3. Magnetotactic bacteria (MTB) biomineralize intracellular magnetite (Fe3O4) crystals surrounded by a magnetosome membrane (MM). The MM contains membrane-specific proteins that control Fe3O4 mineralization in MTB. Previous studies have demonstrated that Mms13 is a critical protein within the MM. Mms13 can be isolated from the MM fraction of Magnetospirillum magneticum AMB-1 and a Mms13 homolog, MamC, has been shown to control the size and shape of magnetite nanocrystals synthesized in-vitro. The objective of this study was to use several independent methods to definitively determine the localization of native Mms13 in M. magneticum AMB-1. Using Mms13-immunogold labeling and transmission electron microscopy (TEM), we found that Mms13 is localized to the magnetosome chain of M. magneticum AMB-1 cells. Mms13 was detected in direct contact with magnetite crystals or within the MM. Immunofluorescence detection of Mms13 in M. magneticum AMB-1 cells by confocal laser scanning microscopy (CLSM) showed Mms13 localization along the length of the magnetosome chain. Proteins contained within the MM were resolved by SDS-PAGE for Western blot analysis and LC-MS/MS (liquid chromatography with tandem mass spectrometry) protein sequencing. Using Anti-Mms13 antibody, a protein band with a molecular mass of ~14 kDa was detected in the MM fraction only. This polypeptide was digestedmore »with trypsin, sequenced by LC-MS/MS and identified as magnetosome protein Mms13. Peptides corresponding to the protein’s putative MM domain and catalytic domain were both identified by LC-MS/MS. Our results (Immunogold TEM, Immunofluorescence CLSM, Western blot, LC-MS/MS), combined with results from previous studies, demonstrate that Mms13 and homolog proteins MamC and Mam12, are localized to the magnetosome chain in MTB belonging to the class Alphaproteobacteria. Because of their shared localization in the MM and highly conserved amino acid sequences, it is likely that MamC, Mam12, and Mms13 share similar roles in the biomineralization of Fe3O4 nanocrystals.« less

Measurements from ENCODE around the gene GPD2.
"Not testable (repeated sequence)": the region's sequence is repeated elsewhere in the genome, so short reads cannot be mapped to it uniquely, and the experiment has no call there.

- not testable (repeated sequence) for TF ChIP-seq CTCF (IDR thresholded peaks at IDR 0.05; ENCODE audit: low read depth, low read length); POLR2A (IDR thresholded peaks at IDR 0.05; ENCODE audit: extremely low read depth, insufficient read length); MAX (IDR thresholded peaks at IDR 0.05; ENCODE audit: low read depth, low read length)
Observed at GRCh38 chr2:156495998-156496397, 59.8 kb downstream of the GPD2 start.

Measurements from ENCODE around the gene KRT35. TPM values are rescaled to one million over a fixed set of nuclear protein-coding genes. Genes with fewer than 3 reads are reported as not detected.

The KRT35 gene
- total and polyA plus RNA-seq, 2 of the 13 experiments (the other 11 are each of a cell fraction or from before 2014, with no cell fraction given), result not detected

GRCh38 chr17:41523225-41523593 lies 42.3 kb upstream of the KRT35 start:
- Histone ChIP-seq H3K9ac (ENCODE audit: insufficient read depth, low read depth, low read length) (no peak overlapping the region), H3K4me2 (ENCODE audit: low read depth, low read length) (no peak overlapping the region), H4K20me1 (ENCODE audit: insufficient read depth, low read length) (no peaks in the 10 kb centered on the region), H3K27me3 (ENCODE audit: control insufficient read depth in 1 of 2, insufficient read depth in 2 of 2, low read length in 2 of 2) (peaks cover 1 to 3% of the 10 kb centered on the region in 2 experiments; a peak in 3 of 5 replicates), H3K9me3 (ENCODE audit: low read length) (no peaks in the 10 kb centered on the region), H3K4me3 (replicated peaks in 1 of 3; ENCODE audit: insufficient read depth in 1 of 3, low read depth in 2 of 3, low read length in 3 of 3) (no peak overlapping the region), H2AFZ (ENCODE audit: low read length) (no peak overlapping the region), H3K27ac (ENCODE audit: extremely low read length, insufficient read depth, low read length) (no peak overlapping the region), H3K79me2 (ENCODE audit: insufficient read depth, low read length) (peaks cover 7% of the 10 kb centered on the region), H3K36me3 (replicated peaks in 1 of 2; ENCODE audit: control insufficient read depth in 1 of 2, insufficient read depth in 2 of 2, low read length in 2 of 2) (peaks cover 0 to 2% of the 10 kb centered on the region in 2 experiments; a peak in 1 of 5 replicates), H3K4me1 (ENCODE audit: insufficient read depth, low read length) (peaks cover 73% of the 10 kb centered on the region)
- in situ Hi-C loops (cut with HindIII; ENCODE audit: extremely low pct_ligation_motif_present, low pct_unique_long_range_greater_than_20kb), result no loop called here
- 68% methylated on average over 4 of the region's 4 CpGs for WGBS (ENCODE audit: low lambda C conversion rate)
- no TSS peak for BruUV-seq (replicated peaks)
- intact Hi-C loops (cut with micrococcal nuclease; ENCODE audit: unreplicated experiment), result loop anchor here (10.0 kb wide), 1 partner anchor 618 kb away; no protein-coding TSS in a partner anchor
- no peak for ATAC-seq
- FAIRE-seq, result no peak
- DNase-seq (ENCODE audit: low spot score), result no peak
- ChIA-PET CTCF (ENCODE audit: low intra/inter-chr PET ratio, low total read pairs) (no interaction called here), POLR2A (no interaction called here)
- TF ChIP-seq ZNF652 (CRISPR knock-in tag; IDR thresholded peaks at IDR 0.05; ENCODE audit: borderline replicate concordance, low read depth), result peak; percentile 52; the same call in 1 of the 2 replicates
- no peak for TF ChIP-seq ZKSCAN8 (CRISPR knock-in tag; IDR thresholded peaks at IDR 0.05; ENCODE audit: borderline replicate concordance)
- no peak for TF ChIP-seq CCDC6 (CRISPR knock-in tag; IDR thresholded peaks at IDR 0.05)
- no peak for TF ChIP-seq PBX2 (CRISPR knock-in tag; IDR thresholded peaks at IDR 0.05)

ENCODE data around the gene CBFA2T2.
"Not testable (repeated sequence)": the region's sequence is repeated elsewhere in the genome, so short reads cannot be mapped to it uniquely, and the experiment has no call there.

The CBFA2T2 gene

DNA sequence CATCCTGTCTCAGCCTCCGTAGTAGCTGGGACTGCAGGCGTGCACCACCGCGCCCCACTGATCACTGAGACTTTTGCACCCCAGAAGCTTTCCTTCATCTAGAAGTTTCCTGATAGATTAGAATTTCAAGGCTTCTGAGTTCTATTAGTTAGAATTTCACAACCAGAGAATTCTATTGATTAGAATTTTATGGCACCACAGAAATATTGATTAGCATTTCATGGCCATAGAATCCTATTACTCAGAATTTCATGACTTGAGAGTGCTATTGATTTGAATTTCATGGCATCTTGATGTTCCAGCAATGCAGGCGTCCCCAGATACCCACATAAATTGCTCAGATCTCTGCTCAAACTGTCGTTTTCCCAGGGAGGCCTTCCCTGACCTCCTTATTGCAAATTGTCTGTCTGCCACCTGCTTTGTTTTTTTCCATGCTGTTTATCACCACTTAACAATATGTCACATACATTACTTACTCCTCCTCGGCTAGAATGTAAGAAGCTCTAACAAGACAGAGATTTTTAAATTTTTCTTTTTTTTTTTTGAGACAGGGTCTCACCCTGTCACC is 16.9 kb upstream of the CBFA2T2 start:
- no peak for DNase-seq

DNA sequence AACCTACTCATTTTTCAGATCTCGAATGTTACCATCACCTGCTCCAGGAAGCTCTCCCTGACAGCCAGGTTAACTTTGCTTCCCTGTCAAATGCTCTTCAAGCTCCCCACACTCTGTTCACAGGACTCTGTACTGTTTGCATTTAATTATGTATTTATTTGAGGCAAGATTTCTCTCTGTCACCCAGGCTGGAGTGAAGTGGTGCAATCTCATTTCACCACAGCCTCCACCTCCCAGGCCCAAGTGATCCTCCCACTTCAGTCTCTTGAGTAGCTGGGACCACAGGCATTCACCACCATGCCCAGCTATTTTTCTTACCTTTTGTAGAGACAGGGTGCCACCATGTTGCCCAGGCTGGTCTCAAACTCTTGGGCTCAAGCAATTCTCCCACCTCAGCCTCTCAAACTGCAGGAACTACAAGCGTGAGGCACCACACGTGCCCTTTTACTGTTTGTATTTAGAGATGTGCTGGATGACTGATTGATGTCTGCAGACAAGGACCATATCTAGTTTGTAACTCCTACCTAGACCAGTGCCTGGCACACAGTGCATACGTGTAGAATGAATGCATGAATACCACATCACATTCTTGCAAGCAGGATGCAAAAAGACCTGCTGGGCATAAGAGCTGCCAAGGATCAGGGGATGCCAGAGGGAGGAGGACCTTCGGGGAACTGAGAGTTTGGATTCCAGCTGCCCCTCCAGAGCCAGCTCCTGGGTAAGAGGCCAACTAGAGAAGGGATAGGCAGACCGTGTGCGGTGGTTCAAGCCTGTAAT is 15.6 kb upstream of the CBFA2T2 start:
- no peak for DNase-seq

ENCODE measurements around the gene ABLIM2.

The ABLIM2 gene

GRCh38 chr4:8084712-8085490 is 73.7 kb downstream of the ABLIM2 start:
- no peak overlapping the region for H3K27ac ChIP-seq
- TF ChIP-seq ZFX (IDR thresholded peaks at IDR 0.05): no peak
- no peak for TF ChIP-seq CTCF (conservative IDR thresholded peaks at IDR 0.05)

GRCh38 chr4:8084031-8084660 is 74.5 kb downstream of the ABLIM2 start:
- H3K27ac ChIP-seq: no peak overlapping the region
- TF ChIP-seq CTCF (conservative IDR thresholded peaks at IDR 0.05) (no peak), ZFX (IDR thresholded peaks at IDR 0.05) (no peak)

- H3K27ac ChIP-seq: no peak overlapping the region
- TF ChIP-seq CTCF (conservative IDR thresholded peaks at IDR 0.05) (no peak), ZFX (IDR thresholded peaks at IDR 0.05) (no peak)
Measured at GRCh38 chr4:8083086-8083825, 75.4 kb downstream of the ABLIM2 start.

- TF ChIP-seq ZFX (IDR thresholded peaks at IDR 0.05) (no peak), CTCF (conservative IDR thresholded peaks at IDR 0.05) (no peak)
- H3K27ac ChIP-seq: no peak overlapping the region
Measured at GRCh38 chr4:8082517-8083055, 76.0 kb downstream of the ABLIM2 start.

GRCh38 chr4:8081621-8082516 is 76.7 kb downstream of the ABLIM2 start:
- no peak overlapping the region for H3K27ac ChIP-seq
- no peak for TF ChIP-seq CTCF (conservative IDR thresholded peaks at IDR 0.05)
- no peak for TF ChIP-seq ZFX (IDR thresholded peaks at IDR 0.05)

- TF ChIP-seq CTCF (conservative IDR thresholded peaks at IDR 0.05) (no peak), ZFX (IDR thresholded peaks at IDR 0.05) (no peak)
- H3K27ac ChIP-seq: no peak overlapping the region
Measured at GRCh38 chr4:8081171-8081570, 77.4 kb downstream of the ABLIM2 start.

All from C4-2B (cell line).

4. Late blight (LB) of potato is considered one of the most devastating plant diseases in the world. Most cultivated potatoes are susceptible to this disease. However, wild relatives of potatoes are an excellent source of LB resistance. We screened 384 accessions of 72 different wild potato species available from the U.S. Potato GeneBank against the LB pathogen Phytophthora infestans in a detached leaf assay (DLA). P. infestans isolates US-23 and NL13316 were used in the DLA to screen the accessions. Although all plants in 273 accessions were susceptible, all screened plants in 39 accessions were resistant. Resistant and susceptible plants were found in 33 accessions. All tested plants showed a partial resistance phenotype in two accessions, segregation of resistant and partial resistant plants in nine accessions, segregation of partially resistant and susceptible plants in four accessions, and segregation of resistant, partially resistant, and susceptible individuals in 24 accessions. We found several species that were never before reported to be resistant to LB: Solanum albornozii, S. agrimoniifolium, S. chomatophilum, S. ehrenbergii, S. hypacrarthrum, S. iopetalum, S. palustre, S. piurae, S. morelliforme, S. neocardenasii, S. trifidum, and S. stipuloideum. These new species could provide novel sources of LB resistance. P. infestans clonalmore »lineage-specific screening of selected species was conducted to identify the presence of RB resistance. We found LB resistant accessions in Solanum verrucosum, Solanum stoloniferum, and S. morelliforme that were susceptible to the RB overcoming isolate NL13316, indicating the presence of RB-like resistance in these species.« less